The working groups will address these areas with consideration of cross-cutting issues, including environmental effects of agriculture, climate change, policy and governance and institutional and system changes needed to address the key challenges identified.
“Eliminating hunger is a global challenge that will require global solutions. With their vast and unique capabilities, our nation’s public research universities can and must play an outsized role in achieving the all-important goal of eliminating hunger,” said APLU President Peter McPherson, who served as Administrator of the United States Agency for International Development during the Reagan administration. “Land-grant and all public universities have long played a central role in improving the quantity, quality and availability of food in the United States and world. This commission will produce a blueprint for public universities’ role in addressing one of the truly great challenges of our time.”
APLU’s Office of International Programs, which is helping lead The Challenge of Change: Engaging Public Universities to Feed the World, plays a key role in supporting the global engagement of students and faculty as well as the enrichment education, research and outreach with experience and perspectives beyond our borders. The project is also supported by APLU’s Office of Food, Agriculture and Natural Resources Programs, which focuses on broad cross-cutting issues related to agriculture, food, fiber, human sciences, natural resources (ecology, fish and wildlife, forestry, mineral resources and water resources), oceans, atmosphere, climate and veterinary medicine in the functional areas of research, extension and teaching.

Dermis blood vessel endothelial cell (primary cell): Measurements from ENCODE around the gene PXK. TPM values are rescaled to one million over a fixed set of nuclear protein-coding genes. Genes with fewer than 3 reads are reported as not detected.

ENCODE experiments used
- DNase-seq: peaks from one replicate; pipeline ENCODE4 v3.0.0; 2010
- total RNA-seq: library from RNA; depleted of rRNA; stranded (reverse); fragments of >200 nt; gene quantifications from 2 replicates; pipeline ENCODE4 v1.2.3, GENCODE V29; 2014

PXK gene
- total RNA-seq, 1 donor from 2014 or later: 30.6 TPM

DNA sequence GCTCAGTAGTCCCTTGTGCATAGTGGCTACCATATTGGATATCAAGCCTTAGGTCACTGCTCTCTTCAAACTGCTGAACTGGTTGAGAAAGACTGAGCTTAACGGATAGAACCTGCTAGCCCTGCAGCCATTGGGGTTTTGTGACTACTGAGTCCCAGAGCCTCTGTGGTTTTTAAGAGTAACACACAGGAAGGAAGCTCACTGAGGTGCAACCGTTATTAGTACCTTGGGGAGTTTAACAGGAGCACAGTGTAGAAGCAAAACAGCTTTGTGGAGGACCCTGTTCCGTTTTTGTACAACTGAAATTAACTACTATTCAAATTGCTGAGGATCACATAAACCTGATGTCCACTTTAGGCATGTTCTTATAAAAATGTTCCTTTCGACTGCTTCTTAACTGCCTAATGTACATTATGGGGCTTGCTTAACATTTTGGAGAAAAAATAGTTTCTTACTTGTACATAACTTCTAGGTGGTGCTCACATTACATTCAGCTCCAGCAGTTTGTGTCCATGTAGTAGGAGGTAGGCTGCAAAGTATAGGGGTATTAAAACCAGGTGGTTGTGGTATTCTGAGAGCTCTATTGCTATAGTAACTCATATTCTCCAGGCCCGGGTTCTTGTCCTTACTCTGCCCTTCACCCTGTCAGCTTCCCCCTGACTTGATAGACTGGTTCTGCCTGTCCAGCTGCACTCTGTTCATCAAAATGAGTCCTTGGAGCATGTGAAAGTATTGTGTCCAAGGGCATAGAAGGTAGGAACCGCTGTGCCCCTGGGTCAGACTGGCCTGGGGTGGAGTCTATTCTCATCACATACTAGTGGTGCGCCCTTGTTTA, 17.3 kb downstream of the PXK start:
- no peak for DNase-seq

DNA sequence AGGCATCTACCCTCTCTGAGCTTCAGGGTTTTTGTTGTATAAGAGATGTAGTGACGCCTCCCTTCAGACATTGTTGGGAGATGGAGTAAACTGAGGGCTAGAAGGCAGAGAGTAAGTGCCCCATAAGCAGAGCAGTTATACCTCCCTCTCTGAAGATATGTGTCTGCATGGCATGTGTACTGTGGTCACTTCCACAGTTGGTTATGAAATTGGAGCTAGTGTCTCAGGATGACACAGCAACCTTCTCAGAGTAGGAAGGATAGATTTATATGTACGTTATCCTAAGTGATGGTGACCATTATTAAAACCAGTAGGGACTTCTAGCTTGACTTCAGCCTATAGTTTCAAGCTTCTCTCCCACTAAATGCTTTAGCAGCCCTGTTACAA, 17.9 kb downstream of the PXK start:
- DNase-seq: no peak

The Association of Public and Land-grant Universities (APLU) is a research, policy, and advocacy organization representing 235 public research universities, land-grant institutions, state university systems, and affiliated organizations. Founded in 1887, APLU is North America's oldest higher education association with member institutions in all 50 states, the District of Columbia, four U.S. territories, Canada, and Mexico. Annually, member campuses enroll 4.7 million undergraduates and 1.3 million graduate students, award 1.2 million degrees, employ 1.2 million faculty and staff, and conduct $42.7 billion in university-based research.
The W.K. Kellogg Foundation (WKKF), founded in 1930 as an independent, private foundation by breakfast cereal pioneer, Will Keith Kellogg, is among the largest philanthropic foundations in the United States. Guided by the belief that all children should have an equal opportunity to thrive, WKKF works with communities to create conditions for vulnerable children so they can realize their full potential in school, work and life. The Kellogg Foundation is based in Battle Creek, Mich., and works throughout the United States and internationally, as well as with sovereign tribes. Special emphasis is paid to priority places where there are high concentrations of poverty and where children face significant barriers to success. WKKF priority places in the U.S. are in Michigan, Mississippi, New Mexico and New Orleans; and internationally, are in Mexico and Haiti. For more information, visit www.wkkf.org.
MSU is Mississippi’s leading university, available online at www.msstate.edu.